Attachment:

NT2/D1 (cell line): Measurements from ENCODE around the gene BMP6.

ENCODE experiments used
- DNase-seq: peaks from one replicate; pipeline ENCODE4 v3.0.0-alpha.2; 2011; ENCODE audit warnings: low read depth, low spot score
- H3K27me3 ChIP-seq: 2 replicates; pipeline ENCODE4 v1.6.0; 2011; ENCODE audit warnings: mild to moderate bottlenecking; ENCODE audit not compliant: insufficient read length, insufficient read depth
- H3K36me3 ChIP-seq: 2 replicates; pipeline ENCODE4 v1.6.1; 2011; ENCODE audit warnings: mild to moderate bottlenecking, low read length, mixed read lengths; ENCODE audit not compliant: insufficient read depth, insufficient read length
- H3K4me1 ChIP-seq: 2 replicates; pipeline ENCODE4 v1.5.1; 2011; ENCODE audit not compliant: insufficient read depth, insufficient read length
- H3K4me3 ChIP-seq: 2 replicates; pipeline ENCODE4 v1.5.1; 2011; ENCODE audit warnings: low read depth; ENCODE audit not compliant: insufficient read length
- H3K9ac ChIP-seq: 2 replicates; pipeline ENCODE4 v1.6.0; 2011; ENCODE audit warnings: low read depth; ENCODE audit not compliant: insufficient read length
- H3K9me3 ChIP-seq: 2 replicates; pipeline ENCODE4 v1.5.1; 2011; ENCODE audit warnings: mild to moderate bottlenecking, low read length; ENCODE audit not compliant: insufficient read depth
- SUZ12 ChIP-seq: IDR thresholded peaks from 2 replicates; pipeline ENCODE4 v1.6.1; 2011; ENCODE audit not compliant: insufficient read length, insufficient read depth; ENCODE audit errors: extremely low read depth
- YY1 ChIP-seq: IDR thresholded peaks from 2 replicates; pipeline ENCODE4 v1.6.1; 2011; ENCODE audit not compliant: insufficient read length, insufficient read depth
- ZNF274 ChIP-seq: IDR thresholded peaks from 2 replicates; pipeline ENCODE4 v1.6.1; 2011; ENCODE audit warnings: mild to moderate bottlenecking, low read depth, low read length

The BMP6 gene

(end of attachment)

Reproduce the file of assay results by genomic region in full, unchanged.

NT2/D1 (cell line): Measurements from ENCODE around the gene BMP6.

ENCODE experiments used
- DNase-seq: peaks from one replicate; pipeline ENCODE4 v3.0.0-alpha.2; 2011; ENCODE audit warnings: low read depth, low spot score
- H3K27me3 ChIP-seq: 2 replicates; pipeline ENCODE4 v1.6.0; 2011; ENCODE audit warnings: mild to moderate bottlenecking; ENCODE audit not compliant: insufficient read length, insufficient read depth
- H3K36me3 ChIP-seq: 2 replicates; pipeline ENCODE4 v1.6.1; 2011; ENCODE audit warnings: mild to moderate bottlenecking, low read length, mixed read lengths; ENCODE audit not compliant: insufficient read depth, insufficient read length
- H3K4me1 ChIP-seq: 2 replicates; pipeline ENCODE4 v1.5.1; 2011; ENCODE audit not compliant: insufficient read depth, insufficient read length
- H3K4me3 ChIP-seq: 2 replicates; pipeline ENCODE4 v1.5.1; 2011; ENCODE audit warnings: low read depth; ENCODE audit not compliant: insufficient read length
- H3K9ac ChIP-seq: 2 replicates; pipeline ENCODE4 v1.6.0; 2011; ENCODE audit warnings: low read depth; ENCODE audit not compliant: insufficient read length
- H3K9me3 ChIP-seq: 2 replicates; pipeline ENCODE4 v1.5.1; 2011; ENCODE audit warnings: mild to moderate bottlenecking, low read length; ENCODE audit not compliant: insufficient read depth
- SUZ12 ChIP-seq: IDR thresholded peaks from 2 replicates; pipeline ENCODE4 v1.6.1; 2011; ENCODE audit not compliant: insufficient read length, insufficient read depth; ENCODE audit errors: extremely low read depth
- YY1 ChIP-seq: IDR thresholded peaks from 2 replicates; pipeline ENCODE4 v1.6.1; 2011; ENCODE audit not compliant: insufficient read length, insufficient read depth
- ZNF274 ChIP-seq: IDR thresholded peaks from 2 replicates; pipeline ENCODE4 v1.6.1; 2011; ENCODE audit warnings: mild to moderate bottlenecking, low read depth, low read length

The BMP6 gene